I am concerned that we are considering an “off the shelf” approach to Defence procurement.  I fully appreciate the fact that recent projects such as the Eurofighter programme had massive cost overruns, but this in the main, was down to the Government/MOD not knowing what it wanted in the first place, rather than a manufacturer having the client over a barrel.  This example should not lead to a total re-think of our defence procurement strategy, without first considering the long term implications of losing our independence, by not retaining a UK Defence manufacturing industry.
The recent example for us to use is the one of the US Super Tanker Contract.  This tender was won by EADS.  However it was later over turned, after fierce lobbying from Boeing.  This is a good example of an uneven playing field when it comes to Global competition and more worryingly of US protectionism, when US jobs are at risk.  I wonder if a UK Government would have had such a sympathetic reaction to a UK Defence company’s pleas?
Conservatives have committed to a new Defence Review, but this will take years to complete.  The 2005 Defence Strategy highlighted a vision that although not perfect, went some way to settling UK Industry nerves and securing future investment and jobs in the UK, amazingly the Strategy has not been implemented by Labour and as a result a climate of limbo has ensued.  This lack of commitment may see tens of thousands of highly skilled jobs and the associated tax revenues from them moving abroad.  Should we not pick up the batten on this one?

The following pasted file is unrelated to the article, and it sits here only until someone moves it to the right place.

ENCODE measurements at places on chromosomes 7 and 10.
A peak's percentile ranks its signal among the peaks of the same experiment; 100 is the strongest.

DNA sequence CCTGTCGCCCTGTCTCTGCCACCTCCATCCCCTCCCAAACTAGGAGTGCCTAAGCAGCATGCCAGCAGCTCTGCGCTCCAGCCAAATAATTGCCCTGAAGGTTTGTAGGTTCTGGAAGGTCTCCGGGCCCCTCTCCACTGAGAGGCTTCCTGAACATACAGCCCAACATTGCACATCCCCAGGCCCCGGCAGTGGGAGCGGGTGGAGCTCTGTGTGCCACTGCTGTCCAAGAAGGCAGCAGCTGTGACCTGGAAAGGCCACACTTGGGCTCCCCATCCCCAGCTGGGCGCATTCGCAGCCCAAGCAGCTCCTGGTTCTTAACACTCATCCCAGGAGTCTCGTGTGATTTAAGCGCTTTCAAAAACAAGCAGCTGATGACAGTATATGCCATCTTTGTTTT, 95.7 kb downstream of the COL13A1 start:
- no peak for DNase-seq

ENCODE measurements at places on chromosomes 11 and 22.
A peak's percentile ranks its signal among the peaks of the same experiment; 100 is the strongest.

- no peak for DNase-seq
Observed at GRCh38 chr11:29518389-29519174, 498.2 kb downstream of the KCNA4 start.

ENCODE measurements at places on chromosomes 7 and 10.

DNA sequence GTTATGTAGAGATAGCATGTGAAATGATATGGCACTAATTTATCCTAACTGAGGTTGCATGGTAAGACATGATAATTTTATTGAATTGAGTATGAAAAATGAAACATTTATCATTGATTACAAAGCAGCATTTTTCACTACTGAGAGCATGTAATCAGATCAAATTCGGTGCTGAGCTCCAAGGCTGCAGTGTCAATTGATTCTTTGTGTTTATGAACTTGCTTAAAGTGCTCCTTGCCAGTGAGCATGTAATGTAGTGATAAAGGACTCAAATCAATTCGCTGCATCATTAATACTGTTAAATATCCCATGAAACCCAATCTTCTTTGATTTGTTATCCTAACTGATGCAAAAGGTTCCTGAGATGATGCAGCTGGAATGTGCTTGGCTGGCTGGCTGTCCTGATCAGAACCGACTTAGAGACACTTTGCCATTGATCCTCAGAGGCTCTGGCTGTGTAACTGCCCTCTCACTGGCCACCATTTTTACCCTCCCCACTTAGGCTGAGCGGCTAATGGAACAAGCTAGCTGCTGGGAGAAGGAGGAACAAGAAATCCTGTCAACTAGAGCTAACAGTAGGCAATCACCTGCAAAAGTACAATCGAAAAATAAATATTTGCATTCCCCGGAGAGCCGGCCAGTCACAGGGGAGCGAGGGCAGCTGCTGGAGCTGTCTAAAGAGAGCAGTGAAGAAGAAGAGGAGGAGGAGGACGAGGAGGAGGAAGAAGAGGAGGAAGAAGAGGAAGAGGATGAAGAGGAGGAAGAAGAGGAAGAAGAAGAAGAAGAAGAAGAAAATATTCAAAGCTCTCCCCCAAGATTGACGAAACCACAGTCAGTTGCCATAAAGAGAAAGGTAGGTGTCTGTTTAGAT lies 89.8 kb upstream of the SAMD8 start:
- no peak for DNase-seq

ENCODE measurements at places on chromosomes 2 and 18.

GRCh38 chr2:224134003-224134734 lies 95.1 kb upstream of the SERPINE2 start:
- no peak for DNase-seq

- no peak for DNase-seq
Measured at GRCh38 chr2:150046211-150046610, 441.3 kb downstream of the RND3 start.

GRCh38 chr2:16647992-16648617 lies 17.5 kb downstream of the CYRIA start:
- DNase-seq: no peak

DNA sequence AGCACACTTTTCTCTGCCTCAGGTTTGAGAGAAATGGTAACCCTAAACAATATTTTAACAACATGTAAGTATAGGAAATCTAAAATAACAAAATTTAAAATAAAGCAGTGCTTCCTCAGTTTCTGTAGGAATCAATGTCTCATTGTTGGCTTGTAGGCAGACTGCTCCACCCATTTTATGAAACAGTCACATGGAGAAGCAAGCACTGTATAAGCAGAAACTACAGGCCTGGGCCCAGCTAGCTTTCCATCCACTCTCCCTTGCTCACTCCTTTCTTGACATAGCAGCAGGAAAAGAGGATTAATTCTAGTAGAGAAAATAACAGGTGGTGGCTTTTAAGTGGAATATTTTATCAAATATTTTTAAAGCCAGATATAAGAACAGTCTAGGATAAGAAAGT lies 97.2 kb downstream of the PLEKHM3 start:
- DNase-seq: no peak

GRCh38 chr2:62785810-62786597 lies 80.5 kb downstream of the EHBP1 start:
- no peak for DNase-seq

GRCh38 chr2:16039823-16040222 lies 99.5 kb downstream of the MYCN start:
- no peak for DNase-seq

One of the key threats to our Armed Forces and the Nations Security will be our inability to meet the equipment needs of our ever changing Theatres of War, today we are fighting in Iraq and Afghanistan and Air Superiority may not be necessary – but in ten years time we may be firmly in the grasp of another Cold War or have deteriorating relationships with the Far East, first class aircraft will be the order of the day then.  Could we win a modern day Falklands War?  or have enough serviceable Battle Tanks should Russia decide a land invasion of a neighbouring Country? I’m not sure – however, I will pose the question, would we sleep sounder in our beds knowing that, should we need to, we could equip our services with first class UK equipment, built by a workforce with a National interest rather than relying on foreign goods.